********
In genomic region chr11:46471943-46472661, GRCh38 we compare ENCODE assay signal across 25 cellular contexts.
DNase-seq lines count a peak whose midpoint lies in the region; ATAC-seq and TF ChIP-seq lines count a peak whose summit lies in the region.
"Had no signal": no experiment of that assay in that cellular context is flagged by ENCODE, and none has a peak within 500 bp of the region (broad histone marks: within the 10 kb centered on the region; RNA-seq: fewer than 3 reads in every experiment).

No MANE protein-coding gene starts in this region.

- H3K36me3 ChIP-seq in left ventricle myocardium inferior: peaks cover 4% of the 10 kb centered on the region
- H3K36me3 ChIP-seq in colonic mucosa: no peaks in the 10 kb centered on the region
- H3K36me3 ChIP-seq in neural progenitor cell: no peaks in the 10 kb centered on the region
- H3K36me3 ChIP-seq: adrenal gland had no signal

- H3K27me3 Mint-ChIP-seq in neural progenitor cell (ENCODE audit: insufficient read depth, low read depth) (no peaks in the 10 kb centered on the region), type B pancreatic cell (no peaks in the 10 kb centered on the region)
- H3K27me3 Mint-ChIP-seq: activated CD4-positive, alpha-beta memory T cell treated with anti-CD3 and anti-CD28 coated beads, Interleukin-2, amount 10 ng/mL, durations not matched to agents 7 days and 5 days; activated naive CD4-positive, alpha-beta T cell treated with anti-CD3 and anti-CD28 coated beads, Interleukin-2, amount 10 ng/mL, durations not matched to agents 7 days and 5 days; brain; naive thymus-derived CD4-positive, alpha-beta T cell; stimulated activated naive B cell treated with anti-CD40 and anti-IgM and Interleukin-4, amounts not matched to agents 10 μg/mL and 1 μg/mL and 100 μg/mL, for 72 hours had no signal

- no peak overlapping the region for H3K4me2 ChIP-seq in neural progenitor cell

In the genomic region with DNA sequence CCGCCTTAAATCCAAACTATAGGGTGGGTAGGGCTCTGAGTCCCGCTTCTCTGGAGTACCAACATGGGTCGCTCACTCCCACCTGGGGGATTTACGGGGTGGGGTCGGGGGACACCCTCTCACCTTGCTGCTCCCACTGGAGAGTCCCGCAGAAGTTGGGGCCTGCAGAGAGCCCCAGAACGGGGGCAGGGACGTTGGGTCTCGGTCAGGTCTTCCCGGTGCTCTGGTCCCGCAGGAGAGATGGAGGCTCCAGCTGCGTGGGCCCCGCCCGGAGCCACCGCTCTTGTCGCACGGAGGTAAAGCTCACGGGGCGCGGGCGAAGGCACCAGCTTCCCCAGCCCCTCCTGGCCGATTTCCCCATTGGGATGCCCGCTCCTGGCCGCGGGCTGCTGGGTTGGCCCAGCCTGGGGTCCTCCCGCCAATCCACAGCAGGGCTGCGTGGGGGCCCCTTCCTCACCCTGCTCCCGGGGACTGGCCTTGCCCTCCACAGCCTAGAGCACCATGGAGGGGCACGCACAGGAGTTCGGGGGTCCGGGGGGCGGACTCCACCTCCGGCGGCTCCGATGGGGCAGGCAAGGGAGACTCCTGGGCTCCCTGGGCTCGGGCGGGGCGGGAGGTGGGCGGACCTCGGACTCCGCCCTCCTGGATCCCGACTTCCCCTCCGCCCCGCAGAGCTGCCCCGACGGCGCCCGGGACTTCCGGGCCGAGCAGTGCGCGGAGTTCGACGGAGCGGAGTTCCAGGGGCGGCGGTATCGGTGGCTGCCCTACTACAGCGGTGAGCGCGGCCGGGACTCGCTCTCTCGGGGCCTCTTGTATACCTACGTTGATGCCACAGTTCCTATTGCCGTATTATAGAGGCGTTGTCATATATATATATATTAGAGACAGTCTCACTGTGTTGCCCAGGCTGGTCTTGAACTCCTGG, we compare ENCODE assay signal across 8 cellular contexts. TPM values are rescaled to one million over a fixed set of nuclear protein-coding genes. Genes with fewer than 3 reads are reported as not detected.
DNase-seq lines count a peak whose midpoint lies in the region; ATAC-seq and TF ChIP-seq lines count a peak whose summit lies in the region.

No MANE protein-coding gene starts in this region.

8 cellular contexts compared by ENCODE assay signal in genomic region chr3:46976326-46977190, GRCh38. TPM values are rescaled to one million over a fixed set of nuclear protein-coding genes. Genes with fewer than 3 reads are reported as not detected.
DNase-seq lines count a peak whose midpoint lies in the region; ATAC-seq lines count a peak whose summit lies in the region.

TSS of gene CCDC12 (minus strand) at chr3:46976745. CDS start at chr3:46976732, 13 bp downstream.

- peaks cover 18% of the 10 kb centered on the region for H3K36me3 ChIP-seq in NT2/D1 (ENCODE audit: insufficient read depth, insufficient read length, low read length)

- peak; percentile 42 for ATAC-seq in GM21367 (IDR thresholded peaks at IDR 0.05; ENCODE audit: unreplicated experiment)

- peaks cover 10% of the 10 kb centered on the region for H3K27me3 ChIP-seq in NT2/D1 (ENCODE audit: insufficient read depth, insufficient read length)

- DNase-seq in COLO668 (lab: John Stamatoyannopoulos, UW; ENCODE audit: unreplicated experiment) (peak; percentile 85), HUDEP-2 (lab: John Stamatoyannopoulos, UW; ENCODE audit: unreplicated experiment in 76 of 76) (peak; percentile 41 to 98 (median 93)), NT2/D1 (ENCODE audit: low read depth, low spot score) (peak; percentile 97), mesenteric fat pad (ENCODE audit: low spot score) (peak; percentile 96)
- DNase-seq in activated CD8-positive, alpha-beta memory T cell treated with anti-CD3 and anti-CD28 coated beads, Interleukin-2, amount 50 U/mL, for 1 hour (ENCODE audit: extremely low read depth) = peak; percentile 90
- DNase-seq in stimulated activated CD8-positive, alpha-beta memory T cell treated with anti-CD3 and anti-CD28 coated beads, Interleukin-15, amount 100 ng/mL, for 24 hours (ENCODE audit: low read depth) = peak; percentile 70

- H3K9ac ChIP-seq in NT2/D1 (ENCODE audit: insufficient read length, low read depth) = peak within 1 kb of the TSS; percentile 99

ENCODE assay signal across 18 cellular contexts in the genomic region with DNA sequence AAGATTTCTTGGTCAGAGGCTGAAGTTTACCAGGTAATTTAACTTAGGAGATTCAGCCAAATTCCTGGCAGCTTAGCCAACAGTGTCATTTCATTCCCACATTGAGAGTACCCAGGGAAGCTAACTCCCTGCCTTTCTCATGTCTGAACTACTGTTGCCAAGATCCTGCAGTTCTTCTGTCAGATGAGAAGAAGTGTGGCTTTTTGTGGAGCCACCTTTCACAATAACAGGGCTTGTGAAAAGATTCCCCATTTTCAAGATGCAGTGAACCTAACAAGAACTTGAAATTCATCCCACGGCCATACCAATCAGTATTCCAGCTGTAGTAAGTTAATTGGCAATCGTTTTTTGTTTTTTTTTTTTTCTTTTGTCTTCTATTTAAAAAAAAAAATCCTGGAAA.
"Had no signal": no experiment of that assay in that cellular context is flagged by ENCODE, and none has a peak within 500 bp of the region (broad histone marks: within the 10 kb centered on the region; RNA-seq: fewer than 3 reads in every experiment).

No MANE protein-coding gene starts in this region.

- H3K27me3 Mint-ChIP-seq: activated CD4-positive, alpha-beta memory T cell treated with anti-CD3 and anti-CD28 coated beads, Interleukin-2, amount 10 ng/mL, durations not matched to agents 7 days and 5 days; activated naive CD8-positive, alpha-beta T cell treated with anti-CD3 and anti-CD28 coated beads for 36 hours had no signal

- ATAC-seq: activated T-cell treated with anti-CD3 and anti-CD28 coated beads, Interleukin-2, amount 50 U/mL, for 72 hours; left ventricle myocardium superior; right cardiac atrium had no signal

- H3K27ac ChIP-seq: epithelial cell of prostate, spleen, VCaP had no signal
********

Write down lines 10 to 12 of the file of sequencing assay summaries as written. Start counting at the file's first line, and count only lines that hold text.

- H3K27me3 Mint-ChIP-seq: activated CD4-positive, alpha-beta memory T cell treated with anti-CD3 and anti-CD28 coated beads, Interleukin-2, amount 10 ng/mL, durations not matched to agents 7 days and 5 days; activated naive CD4-positive, alpha-beta T cell treated with anti-CD3 and anti-CD28 coated beads, Interleukin-2, amount 10 ng/mL, durations not matched to agents 7 days and 5 days; brain; naive thymus-derived CD4-positive, alpha-beta T cell; stimulated activated naive B cell treated with anti-CD40 and anti-IgM and Interleukin-4, amounts not matched to agents 10 μg/mL and 1 μg/mL and 100 μg/mL, for 72 hours had no signal

- no peak overlapping the region for H3K4me2 ChIP-seq in neural progenitor cell

In the genomic region with DNA sequence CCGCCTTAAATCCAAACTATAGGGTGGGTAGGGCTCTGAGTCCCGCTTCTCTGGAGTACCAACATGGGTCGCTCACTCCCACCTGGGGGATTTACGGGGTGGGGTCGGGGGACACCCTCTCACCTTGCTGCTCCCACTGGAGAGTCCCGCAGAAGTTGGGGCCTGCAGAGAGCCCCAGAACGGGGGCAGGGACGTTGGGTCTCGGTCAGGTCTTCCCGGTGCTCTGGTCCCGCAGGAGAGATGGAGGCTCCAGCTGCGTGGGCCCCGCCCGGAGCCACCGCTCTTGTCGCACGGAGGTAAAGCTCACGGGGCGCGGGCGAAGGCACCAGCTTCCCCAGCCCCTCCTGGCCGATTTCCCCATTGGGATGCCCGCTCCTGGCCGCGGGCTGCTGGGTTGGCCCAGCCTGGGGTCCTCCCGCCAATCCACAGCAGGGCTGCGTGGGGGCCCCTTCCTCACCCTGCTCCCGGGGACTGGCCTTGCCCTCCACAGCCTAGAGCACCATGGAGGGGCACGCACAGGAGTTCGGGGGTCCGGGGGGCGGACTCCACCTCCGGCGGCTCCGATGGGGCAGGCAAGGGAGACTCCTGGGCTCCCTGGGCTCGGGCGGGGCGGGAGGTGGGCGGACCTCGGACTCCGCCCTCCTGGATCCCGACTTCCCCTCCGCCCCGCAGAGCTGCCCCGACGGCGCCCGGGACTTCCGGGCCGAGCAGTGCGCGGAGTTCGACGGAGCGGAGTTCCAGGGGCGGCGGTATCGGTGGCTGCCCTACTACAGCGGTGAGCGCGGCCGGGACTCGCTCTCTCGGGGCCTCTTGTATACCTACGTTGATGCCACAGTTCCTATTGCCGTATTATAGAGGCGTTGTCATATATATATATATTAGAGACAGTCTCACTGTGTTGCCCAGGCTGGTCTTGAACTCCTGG, we compare ENCODE assay signal across 8 cellular contexts. TPM values are rescaled to one million over a fixed set of nuclear protein-coding genes. Genes with fewer than 3 reads are reported as not detected.